As part of your pre-interview research, identify the company’s competitors. If you’re interviewing with a cloud services IT organization for example, do a general search on the topic, and pick 3-5 competitors. Compare what they are offering and saying about themselves to the one you’re interviewing for. This can help build your industry insight and inform deeper questions during your interview. Go beyond questions only about the job you’ve applied for. Show your awareness of the industry landscape, and as a result ask deeper questions.
Now, with your knowledge of the company, the products and services they offer, competitors, and the people involved, make sure a few other things are covered before interview time arrives. A few recommendations:
Take a good look at your social media. Would a visitor get an impression of you that reflects your professionalism and readiness for a great job? If not, clean things up in advance! You don’t want to be hurt by anything that could have been left unposted. Not many employers are seeking beer pong expertise or applicants who seem proud of using foul language.
Make sure all the documents you will need for the interview are at your fingertips: Your resume, the detailed job description, and your prep notes. If the interview is in person, print everything out and bring the papers in a neat folder. If it’s a remote interview, you should also have the company website pulled up.
Online interviews require working tech tools, and you can benefit from good lighting and a professional appearance. Don’t leave the meeting setup for an online interview until the last minute. Download the app you need, test everything well in advance, and double check your background to make sure both you and your set-up look professional.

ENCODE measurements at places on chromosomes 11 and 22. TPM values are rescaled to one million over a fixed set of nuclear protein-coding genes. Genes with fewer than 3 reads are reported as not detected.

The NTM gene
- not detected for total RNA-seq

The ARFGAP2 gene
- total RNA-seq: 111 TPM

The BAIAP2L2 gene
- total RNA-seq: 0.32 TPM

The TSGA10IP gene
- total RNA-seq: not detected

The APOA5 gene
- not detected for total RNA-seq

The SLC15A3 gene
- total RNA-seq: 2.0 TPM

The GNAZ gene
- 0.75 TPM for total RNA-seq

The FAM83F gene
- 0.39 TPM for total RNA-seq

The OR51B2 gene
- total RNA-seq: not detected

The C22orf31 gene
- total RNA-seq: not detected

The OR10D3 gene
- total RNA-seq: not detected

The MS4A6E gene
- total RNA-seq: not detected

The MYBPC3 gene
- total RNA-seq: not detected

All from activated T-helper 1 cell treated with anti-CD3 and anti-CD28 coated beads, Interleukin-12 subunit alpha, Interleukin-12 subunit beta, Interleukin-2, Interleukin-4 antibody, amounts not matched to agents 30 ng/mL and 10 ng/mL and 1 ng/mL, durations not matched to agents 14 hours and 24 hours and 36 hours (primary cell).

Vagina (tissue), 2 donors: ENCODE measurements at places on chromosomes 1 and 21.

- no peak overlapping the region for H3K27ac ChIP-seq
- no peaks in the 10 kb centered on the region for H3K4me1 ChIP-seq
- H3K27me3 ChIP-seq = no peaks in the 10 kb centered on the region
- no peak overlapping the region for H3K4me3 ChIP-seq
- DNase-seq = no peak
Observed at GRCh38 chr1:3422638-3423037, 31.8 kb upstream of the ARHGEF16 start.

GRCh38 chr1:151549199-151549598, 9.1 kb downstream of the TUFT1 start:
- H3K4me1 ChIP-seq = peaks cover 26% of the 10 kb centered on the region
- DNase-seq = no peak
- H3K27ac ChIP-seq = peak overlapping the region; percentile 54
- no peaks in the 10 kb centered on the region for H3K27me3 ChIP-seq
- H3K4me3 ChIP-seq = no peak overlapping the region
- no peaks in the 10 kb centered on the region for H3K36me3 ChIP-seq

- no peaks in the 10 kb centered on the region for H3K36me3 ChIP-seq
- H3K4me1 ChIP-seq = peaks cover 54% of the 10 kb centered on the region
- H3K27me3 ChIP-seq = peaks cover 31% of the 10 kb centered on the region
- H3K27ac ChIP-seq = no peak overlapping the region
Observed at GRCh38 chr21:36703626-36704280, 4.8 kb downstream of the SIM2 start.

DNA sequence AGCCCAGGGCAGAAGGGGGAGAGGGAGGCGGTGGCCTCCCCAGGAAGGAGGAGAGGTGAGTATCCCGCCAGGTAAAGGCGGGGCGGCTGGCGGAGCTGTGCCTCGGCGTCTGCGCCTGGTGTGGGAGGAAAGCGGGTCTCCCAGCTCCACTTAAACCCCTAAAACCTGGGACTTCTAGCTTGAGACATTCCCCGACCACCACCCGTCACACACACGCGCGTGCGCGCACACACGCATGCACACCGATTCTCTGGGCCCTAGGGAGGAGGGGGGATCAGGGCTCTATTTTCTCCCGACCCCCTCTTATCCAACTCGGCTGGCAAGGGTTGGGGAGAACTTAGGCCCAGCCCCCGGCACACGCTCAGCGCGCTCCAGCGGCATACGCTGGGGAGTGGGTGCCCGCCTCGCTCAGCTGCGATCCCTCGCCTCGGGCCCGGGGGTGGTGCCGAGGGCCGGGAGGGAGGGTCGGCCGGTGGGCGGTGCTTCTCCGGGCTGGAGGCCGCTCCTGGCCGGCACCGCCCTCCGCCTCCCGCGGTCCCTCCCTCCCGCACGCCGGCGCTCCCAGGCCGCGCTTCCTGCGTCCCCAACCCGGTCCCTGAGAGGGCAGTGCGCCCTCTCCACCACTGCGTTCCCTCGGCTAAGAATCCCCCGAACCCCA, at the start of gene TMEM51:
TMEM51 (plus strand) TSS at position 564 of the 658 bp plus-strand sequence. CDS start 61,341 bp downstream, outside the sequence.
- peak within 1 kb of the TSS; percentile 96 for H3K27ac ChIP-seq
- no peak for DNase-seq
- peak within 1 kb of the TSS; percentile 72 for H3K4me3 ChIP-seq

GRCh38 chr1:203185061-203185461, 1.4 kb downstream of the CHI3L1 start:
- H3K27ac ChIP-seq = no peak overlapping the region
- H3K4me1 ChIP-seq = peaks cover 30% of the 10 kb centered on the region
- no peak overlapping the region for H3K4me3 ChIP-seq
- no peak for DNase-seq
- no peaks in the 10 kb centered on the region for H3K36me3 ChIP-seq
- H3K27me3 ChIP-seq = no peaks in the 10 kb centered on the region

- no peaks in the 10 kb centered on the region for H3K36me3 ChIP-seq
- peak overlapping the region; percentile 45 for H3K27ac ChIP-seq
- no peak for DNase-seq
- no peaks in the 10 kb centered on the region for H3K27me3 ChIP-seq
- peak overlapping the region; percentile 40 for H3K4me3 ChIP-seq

Anticipate and Rehearse Your Answers to Common Questions
Just about all of your job interviews, even if that means multiple rounds of interviews for a specific job, will contain some common “standard” questions. Don’t expect to be able to wing it through these. Write down your responses in advance, making sure that you have concise and effective answers.
- “I’ve reviewed your resume, but I’d like you to share your story with me.”
- “What are you looking for in a new job?”
- “Tell me about your strong points and weaknesses.”
- “What are your long-term goals?”
- “Why did you leave your last job?”
A common pitfall for job-seekers is to skip thinking about these kinds of questions and to reply to them on the spot, with whatever first comes to mind. Don’t do that! Often, spontaneous answers are not well-organized, don’t touch on what is most important to the interviewer and their company, and often you’ll ramble until awkwardly trailing off.